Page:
• Establish a specific allocation for “special opportunities”
    • Seek asset classes uniquely poised to profit from long- and short-term catalysts
    • Examples:
      • Credit crisis created historic dislocations in bond market
      • U.S. fiscal stimulus is directing more than $100 billion to green projects
      • Government investments in mortgages, banks to help stabilize financial systems
  • 19. Path 3: Respond to Opportunities
    • Issue:
    • Short-term market dislocations and long-term change are likely to produce unique opportunities for enhanced returns.
    © Copyright Allianz Global Investors 2009 Repositioning for a New Reality │ Path 3: Respond to Opportunities
    • Action Steps:
    • Establish a specific allocation for “special opportunities”
    • Seek asset classes uniquely poised to profit from long- and short-term catalysts
    • Examples:
      • Credit crisis created historic dislocations in bond market
      • U.S. fiscal stimulus is directing more than $100 billion to green projects
      • Government investments in mortgages, banks to help stabilize financial systems
  • 20. Recap: Repositioning for a New Reality
    • History may no longer be a reliable guide for the future
    • Diversify your risks, not your asset classes
    • Embark on a three-part journey
      • Anchor your portfolio with a core fund
      • Reallocate your assets to diversify risks
      • Include special opportunities for above-average return potential
    © Copyright Allianz Global Investors 2009 Repositioning for a New Reality │
  • 21. Appendix. Mapping Out a Strategy with Allianz Global Investors © Copyright Allianz Global Investors 2009 a Repositioning for a New Reality │
  • 22. Allianz Global Investors Solutions to Consider
    • Path 1: Reinforce Your Core
      • PIMCO Total Return Fund
      • Allianz NFJ Dividend Value Fund
    • Path 2: Reallocate Your Portfolio
      • Allianz NFJ International Value Fund
      • PIMCO All-Asset Fund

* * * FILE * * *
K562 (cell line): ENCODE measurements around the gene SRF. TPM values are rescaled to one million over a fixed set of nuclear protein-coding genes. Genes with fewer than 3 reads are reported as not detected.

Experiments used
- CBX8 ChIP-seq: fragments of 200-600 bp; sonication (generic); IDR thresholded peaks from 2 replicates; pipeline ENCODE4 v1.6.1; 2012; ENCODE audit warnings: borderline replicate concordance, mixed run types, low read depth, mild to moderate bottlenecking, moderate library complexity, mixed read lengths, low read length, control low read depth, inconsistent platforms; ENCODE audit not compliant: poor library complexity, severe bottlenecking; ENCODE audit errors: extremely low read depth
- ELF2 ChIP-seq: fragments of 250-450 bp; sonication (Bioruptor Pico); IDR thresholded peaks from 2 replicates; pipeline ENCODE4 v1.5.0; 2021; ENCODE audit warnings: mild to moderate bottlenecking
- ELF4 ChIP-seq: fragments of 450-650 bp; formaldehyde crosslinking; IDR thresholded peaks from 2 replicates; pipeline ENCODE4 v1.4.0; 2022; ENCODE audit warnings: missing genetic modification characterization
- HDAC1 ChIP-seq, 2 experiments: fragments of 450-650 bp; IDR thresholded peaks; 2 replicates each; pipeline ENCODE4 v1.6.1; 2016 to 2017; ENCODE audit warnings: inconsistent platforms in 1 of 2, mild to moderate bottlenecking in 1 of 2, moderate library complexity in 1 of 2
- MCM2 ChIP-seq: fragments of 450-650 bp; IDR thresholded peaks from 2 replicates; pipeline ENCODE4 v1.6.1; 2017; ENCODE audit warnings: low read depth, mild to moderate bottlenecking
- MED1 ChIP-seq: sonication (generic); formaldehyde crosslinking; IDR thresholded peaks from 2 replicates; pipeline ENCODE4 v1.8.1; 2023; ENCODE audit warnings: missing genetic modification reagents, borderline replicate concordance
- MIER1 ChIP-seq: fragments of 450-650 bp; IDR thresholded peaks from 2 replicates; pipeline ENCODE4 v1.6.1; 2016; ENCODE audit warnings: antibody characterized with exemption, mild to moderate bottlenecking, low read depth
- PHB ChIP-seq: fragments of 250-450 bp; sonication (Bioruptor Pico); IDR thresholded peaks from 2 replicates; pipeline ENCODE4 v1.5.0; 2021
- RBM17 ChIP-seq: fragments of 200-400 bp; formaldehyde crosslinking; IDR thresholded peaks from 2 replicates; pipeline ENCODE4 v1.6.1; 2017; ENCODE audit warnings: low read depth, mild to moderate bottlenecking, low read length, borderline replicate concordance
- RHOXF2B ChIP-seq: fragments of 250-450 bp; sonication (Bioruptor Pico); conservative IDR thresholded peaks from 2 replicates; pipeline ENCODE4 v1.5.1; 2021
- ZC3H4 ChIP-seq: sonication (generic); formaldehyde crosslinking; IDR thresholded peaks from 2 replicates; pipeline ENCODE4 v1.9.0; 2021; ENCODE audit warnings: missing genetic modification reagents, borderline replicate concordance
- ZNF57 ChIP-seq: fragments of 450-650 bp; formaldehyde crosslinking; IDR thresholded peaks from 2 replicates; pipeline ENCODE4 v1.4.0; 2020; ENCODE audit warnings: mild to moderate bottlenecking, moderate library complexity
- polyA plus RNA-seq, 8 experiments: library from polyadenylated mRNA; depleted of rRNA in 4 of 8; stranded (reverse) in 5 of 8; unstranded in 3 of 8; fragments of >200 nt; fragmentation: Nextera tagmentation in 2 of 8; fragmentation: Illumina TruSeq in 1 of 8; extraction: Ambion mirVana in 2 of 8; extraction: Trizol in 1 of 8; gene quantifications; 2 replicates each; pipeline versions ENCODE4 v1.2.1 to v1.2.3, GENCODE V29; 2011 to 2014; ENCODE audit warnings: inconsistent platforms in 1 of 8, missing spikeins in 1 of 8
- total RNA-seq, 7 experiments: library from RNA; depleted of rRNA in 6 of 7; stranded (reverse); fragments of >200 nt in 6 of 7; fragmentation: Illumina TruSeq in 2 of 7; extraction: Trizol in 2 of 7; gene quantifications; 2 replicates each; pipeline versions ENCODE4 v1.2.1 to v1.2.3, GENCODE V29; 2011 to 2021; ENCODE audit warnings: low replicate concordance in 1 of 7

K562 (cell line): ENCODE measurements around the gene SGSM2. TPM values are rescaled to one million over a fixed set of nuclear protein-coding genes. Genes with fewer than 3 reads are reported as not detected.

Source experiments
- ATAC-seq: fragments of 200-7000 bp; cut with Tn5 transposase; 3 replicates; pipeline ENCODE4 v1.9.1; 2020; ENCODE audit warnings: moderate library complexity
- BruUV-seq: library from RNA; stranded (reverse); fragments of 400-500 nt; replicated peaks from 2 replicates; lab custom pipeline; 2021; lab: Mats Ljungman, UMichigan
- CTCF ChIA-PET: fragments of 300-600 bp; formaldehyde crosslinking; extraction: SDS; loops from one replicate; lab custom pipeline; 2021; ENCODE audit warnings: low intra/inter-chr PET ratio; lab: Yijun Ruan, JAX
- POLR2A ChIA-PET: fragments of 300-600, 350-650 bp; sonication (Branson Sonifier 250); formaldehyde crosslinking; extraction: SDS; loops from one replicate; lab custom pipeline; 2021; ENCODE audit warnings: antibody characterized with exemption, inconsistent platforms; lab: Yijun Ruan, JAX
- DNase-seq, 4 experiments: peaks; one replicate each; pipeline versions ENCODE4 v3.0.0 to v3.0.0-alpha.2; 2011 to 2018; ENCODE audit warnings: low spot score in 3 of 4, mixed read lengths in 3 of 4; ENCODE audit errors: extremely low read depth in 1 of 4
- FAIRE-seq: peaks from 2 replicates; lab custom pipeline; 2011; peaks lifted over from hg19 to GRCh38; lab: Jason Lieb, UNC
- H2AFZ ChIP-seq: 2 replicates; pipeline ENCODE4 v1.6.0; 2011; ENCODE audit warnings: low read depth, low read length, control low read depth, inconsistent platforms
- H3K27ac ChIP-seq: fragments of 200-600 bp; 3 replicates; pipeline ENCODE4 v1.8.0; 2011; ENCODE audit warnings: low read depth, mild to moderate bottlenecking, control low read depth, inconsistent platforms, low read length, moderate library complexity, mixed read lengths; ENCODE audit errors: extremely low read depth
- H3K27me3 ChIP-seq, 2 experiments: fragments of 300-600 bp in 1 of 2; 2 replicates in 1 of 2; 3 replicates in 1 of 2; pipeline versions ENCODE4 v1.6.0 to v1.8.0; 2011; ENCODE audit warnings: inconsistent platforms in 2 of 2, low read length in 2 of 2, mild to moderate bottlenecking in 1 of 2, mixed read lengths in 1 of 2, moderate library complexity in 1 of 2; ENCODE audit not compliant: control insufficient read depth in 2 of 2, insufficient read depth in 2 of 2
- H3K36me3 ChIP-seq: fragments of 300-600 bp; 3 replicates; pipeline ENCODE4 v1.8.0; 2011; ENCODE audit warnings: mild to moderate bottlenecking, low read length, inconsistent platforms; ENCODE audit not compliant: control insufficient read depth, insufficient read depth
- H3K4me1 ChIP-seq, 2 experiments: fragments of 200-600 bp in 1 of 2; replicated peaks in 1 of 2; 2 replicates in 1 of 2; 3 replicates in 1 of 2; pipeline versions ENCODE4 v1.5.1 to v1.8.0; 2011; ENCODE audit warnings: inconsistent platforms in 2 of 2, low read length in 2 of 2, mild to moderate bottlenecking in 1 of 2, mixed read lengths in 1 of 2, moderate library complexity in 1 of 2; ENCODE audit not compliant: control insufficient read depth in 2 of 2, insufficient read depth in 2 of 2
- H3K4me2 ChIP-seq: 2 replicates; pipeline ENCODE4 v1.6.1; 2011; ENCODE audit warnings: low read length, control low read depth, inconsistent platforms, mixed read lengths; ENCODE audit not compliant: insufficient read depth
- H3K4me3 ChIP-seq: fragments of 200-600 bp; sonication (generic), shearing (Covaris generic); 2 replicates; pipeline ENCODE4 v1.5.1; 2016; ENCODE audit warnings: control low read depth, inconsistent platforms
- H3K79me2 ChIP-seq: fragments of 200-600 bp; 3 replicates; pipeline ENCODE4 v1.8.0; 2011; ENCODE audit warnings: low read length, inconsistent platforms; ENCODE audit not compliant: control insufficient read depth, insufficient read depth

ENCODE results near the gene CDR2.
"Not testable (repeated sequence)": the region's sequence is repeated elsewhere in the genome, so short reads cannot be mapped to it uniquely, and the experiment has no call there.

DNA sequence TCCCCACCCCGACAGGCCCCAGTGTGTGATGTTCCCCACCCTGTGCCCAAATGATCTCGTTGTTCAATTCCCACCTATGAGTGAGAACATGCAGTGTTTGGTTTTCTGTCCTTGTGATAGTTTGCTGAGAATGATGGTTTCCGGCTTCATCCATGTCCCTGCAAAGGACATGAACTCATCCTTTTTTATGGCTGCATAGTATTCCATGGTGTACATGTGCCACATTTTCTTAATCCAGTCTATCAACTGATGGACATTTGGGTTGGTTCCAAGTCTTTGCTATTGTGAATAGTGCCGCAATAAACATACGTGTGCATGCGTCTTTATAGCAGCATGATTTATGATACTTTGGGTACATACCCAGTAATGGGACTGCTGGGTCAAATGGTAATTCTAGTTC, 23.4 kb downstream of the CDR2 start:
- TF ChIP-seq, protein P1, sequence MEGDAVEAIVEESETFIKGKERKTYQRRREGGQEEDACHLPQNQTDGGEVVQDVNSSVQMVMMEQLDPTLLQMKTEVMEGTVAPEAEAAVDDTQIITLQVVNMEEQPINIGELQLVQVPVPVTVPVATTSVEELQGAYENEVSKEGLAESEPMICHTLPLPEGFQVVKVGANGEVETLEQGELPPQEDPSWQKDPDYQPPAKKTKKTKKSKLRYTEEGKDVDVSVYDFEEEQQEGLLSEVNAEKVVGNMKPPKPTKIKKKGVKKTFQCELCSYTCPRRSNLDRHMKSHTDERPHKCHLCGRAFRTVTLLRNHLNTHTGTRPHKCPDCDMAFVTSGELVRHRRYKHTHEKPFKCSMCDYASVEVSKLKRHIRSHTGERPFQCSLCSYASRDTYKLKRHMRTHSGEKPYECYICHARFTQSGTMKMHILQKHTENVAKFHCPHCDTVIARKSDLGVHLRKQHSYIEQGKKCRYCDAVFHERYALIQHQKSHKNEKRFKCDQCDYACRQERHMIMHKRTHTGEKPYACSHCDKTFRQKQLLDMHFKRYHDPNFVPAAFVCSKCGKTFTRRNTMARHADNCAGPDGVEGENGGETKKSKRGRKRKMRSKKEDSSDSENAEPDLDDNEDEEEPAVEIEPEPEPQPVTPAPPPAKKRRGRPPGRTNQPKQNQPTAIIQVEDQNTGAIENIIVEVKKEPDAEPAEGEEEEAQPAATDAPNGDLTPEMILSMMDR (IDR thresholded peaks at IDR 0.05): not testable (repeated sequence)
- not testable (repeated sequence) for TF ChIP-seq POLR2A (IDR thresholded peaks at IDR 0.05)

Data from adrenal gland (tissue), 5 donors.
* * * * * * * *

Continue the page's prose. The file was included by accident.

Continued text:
• Allianz OCC Growth Fund
      • PIMCO Global Multi-Asset Fund
    • Path 3: Respond to Opportunities
      • PIMCO Investment Grade Corporate Bond Fund
      • Allianz RCM Global EcoTrends SM Fund
    © Copyright Allianz Global Investors 2009 Repositioning for a New Reality │
  • 23. Laying the Groundwork: An Example
    • The table to the left represents an illustration of how a hypothetical investor who favors PIMCO’s analysis of global economic trends and has an appropriate financial profile and sufficient means, might capture those views in a portfolio optimized using PIMCO’s assumptions. You should note some distinct differences from traditional asset allocation strategies. Of course, one size does not fit all and this model is not intended to create a financial plan for any investor. It does not incorporate the specific financial characteristics of any specific investor, such as the amount of assets available, risk aversion, age, immediate or long-term financial objectives, tax objectives or other personal financial characteristics. It also assumes that an investor would take no responsive action to the markets over a considerable time. Because of the dramatic changes transforming the global economy, the recommendations could be changeable in the short term if trends evolve faster or slower than PIMCO’s analysis. The PIMCO model recommendations reflect market conditions as of 2007 and are subject to change at any time without notice. An asset allocation strategy does not assure a profit or protect against loss.
    © Copyright Allianz Global Investors 2009 Repositioning for a New Reality │ Midpoint (%) Range (%) Equities United States 15 12-18 Other advanced countries 15 12-18 Emerging economies 12 6-18 Private 7 6-8 Bonds United States 5 4-6 International 9 6-12 Real Assets Real estate 6 3-9 Commodities 11 7-15 Inflation-protected bonds 5 4-6 Infrastructure 5 3-7 Special Opportunities 8 2-14
  • 24. A Thought Leader © Copyright Allianz Global Investors 2009 Repositioning for a New Reality │ Cadence Capital Management is an independently-owned investment firm.
  • 25. Additional Information:
    • PIMCO Total Return Fund
    • This Fund invests at least 65% of its assets in a diversified portfolio of fixed-income securities, up to 30% in foreign currency-denominated securities, and 10% in high-yield securities. Investing in foreign securities may entail risk due to foreign economic and political developments; this risk may be enhanced when investing in emerging markets. High-yield bonds typically have a lower credit rating than other bonds. Lower rated bonds generally involve a greater risk to principal than higher rated bonds. This Fund may use derivative instruments for hedging purposes or as part of its investment strategy. Use of these instruments may involve certain costs and risks such as liquidity risk, interest rate risk, market risk, credit risk, management risk and the risk that a fund could not close out a position when it would be most advantageous to do so. Portfolios investing in derivatives could lose more than the principal amount invested in those instruments.